The Church of St Ambrose from the 13th century is a beautiful single-nave church with Romanesque-Gothic characteristics. It is located near the Upper City Gate where once the Benedictine Monastery of St Ambrose stood, whose original construction was mentioned as early as 941. The church got its present-day look when it was renovated in 1992.
The front side of the Church has characteristics of Romanesque architecture with a single entrance portal. Above the portal there is an opening in the form of a cross and above it a narrow Romanesque window.The single-nave area was vaulted by a semi-cylindrical ceiling of tufa (a variety of limestone), and from the interior side it is reinforced by two belts. The remains in its foundation bear witness that the church had a semi-circular apse. The present-day rectangular apse 5 x 4 metres in size was built later. In the 15th century the Church of St Ambrose was renovated and the church area widened. It obtained its present-day form by being renovated again in 1992. The church is used for celebrating the Mass, and because it is very acoustic, also for occasional concerts.References:
Dating from the 15th century, Kisimul is the only significant surviving medieval castle in the Outer Hebrides. It was the residence of the chief of the Macneils of Barra, who claimed descent from the legendary Niall of the Nine Hostages. Tradition tells of the Macneils settling in Barra in the 11th century, but it was only in 1427 that Gilleonan Macneil comes on record as the first lord. He probably built the castle that dominates the rocky islet, and in its shadow a crew house for his personal galley and crew. The sea coursed through Macneil veins, and a descendant, Ruari ‘the Turbulent’, was arrested for piracy of an English ship during King James VI’s reign in the later 16th century.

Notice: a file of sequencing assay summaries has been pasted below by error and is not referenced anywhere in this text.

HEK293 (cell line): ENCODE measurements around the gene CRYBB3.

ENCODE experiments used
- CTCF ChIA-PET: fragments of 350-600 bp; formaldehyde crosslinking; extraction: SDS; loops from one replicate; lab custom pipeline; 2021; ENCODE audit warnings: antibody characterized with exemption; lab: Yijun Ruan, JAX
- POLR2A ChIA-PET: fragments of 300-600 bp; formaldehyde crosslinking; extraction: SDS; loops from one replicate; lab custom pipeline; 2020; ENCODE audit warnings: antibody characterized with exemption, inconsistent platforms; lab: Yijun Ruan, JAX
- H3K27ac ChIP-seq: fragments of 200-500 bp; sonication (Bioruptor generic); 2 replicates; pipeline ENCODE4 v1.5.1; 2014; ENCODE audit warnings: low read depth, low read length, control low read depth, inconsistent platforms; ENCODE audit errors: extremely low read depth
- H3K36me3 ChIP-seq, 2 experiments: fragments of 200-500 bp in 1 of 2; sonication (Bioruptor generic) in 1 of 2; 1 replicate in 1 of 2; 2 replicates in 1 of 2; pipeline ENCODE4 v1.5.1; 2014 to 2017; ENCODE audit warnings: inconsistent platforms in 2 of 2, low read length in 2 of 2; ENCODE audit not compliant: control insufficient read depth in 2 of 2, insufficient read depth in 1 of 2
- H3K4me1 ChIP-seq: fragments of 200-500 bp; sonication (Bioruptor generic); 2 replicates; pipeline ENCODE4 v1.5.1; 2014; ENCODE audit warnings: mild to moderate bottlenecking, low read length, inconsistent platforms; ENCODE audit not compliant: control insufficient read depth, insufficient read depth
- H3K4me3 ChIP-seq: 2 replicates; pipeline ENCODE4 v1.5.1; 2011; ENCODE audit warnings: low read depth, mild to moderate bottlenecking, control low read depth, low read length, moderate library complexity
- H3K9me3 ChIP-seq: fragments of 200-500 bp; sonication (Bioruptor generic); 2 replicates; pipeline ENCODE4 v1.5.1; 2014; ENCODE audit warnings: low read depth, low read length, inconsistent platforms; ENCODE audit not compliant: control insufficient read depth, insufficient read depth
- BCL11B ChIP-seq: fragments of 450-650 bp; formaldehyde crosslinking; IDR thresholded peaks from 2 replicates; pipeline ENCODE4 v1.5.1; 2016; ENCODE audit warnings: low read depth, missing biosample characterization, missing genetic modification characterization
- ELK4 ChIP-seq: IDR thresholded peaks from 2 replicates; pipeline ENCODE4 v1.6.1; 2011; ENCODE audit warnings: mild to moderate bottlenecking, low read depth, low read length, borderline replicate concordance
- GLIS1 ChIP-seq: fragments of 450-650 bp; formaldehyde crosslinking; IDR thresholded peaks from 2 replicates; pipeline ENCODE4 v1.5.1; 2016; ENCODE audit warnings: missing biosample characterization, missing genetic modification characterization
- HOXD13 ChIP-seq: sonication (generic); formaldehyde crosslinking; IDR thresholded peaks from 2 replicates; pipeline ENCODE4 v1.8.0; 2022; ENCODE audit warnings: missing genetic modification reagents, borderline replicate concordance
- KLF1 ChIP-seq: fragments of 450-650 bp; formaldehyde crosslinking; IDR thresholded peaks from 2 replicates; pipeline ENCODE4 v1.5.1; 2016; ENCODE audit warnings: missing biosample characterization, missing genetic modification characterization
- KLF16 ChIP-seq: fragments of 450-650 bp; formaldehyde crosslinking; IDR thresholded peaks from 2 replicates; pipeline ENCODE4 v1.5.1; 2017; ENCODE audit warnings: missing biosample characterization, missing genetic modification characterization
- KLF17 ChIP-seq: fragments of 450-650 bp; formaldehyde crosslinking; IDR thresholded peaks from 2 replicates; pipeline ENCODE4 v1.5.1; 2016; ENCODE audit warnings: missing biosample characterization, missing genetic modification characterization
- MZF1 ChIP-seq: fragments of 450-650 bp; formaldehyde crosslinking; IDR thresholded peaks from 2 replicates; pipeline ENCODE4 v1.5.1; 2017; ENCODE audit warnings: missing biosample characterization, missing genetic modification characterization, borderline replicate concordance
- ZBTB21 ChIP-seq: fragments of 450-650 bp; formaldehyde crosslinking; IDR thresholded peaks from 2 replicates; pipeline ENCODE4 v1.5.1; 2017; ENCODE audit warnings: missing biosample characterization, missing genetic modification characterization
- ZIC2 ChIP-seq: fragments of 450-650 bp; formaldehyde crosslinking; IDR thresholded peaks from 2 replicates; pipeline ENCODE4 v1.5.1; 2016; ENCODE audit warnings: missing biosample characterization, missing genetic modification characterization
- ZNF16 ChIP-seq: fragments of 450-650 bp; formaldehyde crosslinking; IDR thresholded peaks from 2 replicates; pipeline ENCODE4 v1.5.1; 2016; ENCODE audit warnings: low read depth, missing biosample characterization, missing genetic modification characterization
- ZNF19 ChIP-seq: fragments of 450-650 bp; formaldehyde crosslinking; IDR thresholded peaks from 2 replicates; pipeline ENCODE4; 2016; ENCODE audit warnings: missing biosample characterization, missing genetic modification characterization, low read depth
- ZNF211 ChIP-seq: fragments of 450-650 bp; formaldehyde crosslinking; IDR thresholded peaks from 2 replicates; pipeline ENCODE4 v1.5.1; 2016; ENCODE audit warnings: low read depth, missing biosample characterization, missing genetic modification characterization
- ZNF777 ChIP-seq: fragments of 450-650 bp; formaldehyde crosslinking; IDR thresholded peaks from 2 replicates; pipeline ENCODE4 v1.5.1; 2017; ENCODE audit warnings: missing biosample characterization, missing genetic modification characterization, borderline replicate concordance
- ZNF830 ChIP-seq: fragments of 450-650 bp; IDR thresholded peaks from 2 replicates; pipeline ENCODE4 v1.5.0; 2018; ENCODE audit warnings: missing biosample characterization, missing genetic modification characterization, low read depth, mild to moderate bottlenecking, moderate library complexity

Heavy debts eventually forced the Macneil chiefs to sell Barra in 1838. However, a descendant, Robert Lister Macneil, the 45th Chief, repurchased the estate in 1937, and set about restoring his ancestral seat. It passed into Historic Scotland’s care in 2000.
The castle dates essentially from the 15th century. It takes the form of a three-storey tower house. This formed the residence of the clan chief. An associated curtain wall fringed the small rock on which the castle stood, and enclosed a small courtyard in which there are ancillary buildings. These comprised a feasting hall, a chapel, a tanist’s house and a watchman’s house. Most were restored in the 20th century, the tanist’s house serving as the family home of the Macneils. A well near the postern gate is fed with fresh water from an underground seam. Outside the curtain wall, beside the original landing-place, are the foundations of the crew house, where the sailors manning their chief’s galley had their quarters.